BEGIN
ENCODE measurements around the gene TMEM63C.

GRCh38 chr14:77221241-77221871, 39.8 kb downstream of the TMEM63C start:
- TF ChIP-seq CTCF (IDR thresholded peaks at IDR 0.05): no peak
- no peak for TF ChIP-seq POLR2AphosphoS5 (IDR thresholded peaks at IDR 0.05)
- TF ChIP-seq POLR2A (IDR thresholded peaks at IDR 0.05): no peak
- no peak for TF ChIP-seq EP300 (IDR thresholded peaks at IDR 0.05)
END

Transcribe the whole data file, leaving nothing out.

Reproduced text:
ENCODE measurements around the gene TMEM63C.

GRCh38 chr14:77221241-77221871, 39.8 kb downstream of the TMEM63C start:
- TF ChIP-seq CTCF (IDR thresholded peaks at IDR 0.05): no peak
- no peak for TF ChIP-seq POLR2AphosphoS5 (IDR thresholded peaks at IDR 0.05)
- TF ChIP-seq POLR2A (IDR thresholded peaks at IDR 0.05): no peak
- no peak for TF ChIP-seq EP300 (IDR thresholded peaks at IDR 0.05)